It depends on how you develop your capacity as to how you can expand these things. So as you progress, you will not feel that you are thinking or contemplating; it just becomes a part of your nature. It is like developing any other capacity: for example, when little children have to add 2+2 a lot of thinking is involved, but as a teenager you can have a complex equation in your mind and contemplate on it, no longer needing to think. You are able to contemplate. When you advance a little more, you are neither thinking nor contemplating, as the answer comes just like that.
The nature of atman is movement, and at that stage you are focused one-to-one. Brahman is expansion, which means you develop 360-degree consciousness. When you reach the para brahmand it is almost like you are everywhere at the same time. It is of a nature where you have gone beyond expansion, and that is why there is stillness. You see it happening when things are moving extremely fast.
So let’s look at it from the perspective of infinite movement versus perfect stillness. What is infinite movement? We can understand this by considering Newtonian Theory and particles. If you go from Detroit to New York by car, you will go at a certain speed. Let’s say you take 8 or 9 hours. If you take a flight, you will arrive there in an hour and fifteen minutes. If you take one of those old supersonic flights, by the time they announce you are taking off you are already landing. If you fly at the speed of tachyon particles , you can be in New York and Detroit at the same time. Now why is this relevant to infinite movement?
When we go beyond certain frequencies in Nature, it seems as if there is nothing happening because of the enormity of the speed with which things are moving. You can think of it like a children’s spinning top. When it is spinning fastest, and is perfectly balanced, it looks like it is not moving at all.
As we move inward towards our center, something similar happens; we become subtler. As we become subtler and subtler, the frequency within also changes. The transformation follows the progression from matter to energy to Absolute. In such a profound state of being, it appears as if nothing is happening inside, but so much is actually happening at the same time! The 360-degree awareness is so rapid that it is almost real time.
For example, even before another person speaks, you have felt, understood and responded. Nothing is holding your mind, or you can say that it is able to settle on everything. You are absolutely settled on your spirituality. You are also settled on your business decisions without becoming either disturbed or elated about them. There may be a hundred things that you are planning in your life, but if I have the ability to move from one to another at lightning speed, then why worry?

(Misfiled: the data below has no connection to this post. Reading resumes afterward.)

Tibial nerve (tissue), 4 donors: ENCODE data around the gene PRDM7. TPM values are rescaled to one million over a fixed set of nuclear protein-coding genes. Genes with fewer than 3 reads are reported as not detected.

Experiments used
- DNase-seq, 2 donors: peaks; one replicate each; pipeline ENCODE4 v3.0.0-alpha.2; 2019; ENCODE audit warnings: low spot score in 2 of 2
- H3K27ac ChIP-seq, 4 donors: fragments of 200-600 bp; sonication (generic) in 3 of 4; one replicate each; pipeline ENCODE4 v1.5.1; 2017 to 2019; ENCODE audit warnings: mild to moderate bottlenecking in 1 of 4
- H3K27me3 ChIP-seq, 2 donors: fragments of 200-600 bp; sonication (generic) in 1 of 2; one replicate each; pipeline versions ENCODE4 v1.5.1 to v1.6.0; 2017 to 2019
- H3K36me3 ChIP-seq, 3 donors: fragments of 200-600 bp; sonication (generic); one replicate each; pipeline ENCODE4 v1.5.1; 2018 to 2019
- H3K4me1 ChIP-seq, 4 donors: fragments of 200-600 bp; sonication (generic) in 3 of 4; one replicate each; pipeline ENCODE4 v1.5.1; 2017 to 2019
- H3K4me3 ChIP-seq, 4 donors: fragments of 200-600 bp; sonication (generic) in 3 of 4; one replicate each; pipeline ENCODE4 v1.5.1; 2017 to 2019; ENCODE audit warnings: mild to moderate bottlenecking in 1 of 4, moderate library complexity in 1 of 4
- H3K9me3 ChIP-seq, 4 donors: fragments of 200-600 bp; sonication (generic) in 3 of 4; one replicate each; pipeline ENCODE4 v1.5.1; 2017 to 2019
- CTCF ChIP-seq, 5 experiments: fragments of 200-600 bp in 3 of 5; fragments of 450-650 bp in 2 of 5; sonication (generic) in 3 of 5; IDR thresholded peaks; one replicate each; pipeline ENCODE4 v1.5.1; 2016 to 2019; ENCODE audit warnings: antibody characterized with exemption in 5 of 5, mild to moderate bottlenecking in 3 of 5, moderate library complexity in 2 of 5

The idea of all yogic practices is to make the mind still and steady so that it can resonate with the stillness of the atman. So all our efforts towards yama, niyama, asana, pranayama, pratyahara, dharana, dhyana and samadhi are for the single purpose of creating stillness in the mind.
The outer stillness of the mind is then able to match the inner stillness of the soul. This is sahaj samadhi, and to achieve this is why we meditate.
Excerpt from the upcoming Complete Works of Ram Chandra of Fatehgarh, Volume IV, taken from Lalaji Maharaj’s notes.
When certain actions or reasons produce or help in producing conditions that are either in our control or beyond our control, it is called practice or ashgal.
Steadiness of the heart on any work
The purpose of the various practices laid down by the esteemed Elders is to bring about a one-pointed focus and steadiness of the heart, which has been led astray by unnecessary thoughts and confusion. In a beginner, lack of understanding and the thoughts and worries caused by entanglements in current circumstances hinder them. The practice becomes easy for them if they follow the teachings of the Elders.
One among many practices involves fixing the mind on one particular object. It helps to gather the attention and achieve one-pointedness, that the gaze is fixed on something. The purpose of this practice is to bring the scattered focus to one point and single-mindedness is achieved.
The method of attaining one-pointed attention
Experience has shown that by this practice it is possible to obtain one-pointed attention. Fix your gaze on the heart, the point of sajda, for meditation.
All sisters and brothers are developing correct thinking, right understanding and an honest approach to life. They are attaining rightness in action and perfection in character.
At 9:00 p.m., every abhyasi, wherever he or she might happen to be at that time, should meditate for fifteen minutes, thinking that all brothers and sisters are being filled with love and devotion and that real faith is growing stronger in them. This prayer can be offered at any other time.
Everything surrounding us, the air particles, people, the birds, the trees… everything around us is deeply absorbed in Godly remembrance.
All sisters and brothers who have craving for the Ultimate are being attracted towards Sahaj Marg.